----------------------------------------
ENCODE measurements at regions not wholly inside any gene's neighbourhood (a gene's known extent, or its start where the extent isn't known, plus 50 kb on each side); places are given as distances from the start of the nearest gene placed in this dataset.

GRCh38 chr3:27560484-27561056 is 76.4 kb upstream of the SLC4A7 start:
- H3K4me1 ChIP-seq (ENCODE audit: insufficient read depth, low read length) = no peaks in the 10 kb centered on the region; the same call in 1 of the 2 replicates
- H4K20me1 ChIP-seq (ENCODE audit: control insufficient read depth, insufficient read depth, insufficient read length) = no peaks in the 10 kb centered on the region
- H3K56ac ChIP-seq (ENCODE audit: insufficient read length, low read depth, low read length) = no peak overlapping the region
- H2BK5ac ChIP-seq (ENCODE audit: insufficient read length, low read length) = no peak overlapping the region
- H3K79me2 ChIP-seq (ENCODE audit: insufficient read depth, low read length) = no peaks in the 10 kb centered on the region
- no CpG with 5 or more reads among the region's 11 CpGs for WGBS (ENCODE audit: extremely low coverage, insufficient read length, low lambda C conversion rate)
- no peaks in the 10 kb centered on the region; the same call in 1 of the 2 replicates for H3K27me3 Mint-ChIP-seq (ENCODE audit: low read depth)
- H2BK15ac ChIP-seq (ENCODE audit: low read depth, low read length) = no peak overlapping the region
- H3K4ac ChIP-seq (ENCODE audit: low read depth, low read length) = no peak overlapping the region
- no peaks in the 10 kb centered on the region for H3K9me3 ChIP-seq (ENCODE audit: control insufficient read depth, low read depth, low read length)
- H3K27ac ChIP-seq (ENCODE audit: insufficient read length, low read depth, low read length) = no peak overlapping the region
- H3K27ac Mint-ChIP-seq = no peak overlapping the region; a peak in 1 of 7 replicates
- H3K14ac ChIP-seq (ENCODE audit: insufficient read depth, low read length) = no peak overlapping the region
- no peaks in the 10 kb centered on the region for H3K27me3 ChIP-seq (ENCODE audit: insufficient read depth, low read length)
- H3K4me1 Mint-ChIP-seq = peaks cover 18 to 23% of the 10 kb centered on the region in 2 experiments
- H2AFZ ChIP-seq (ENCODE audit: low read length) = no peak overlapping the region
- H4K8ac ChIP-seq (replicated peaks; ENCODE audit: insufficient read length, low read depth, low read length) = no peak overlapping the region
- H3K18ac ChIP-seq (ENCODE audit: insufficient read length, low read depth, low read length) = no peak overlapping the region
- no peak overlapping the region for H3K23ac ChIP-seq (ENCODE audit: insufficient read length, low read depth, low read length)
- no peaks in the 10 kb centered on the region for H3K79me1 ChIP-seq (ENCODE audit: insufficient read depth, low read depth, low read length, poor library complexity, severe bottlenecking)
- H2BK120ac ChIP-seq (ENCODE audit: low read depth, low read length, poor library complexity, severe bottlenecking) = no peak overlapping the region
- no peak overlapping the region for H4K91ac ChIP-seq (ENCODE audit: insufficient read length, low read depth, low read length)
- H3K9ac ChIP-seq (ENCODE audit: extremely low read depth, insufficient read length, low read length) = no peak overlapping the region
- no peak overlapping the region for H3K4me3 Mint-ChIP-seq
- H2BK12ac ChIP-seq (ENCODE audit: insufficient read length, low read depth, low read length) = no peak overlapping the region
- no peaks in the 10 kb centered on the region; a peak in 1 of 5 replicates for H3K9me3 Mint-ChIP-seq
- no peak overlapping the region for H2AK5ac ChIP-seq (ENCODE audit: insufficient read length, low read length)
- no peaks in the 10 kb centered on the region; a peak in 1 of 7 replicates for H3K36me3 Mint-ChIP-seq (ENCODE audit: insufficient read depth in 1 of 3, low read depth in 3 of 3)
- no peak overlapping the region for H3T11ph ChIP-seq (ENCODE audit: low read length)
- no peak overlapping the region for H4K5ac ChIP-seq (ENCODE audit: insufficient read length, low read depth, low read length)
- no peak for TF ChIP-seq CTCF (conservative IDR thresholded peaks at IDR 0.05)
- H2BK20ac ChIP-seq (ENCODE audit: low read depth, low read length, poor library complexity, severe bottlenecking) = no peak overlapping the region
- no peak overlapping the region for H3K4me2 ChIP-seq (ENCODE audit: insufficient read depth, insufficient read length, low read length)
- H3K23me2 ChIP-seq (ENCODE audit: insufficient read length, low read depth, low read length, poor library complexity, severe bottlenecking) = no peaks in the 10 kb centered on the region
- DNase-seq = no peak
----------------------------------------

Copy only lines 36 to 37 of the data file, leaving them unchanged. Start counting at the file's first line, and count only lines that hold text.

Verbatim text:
- H3K23me2 ChIP-seq (ENCODE audit: insufficient read length, low read depth, low read length, poor library complexity, severe bottlenecking) = no peaks in the 10 kb centered on the region
- DNase-seq = no peak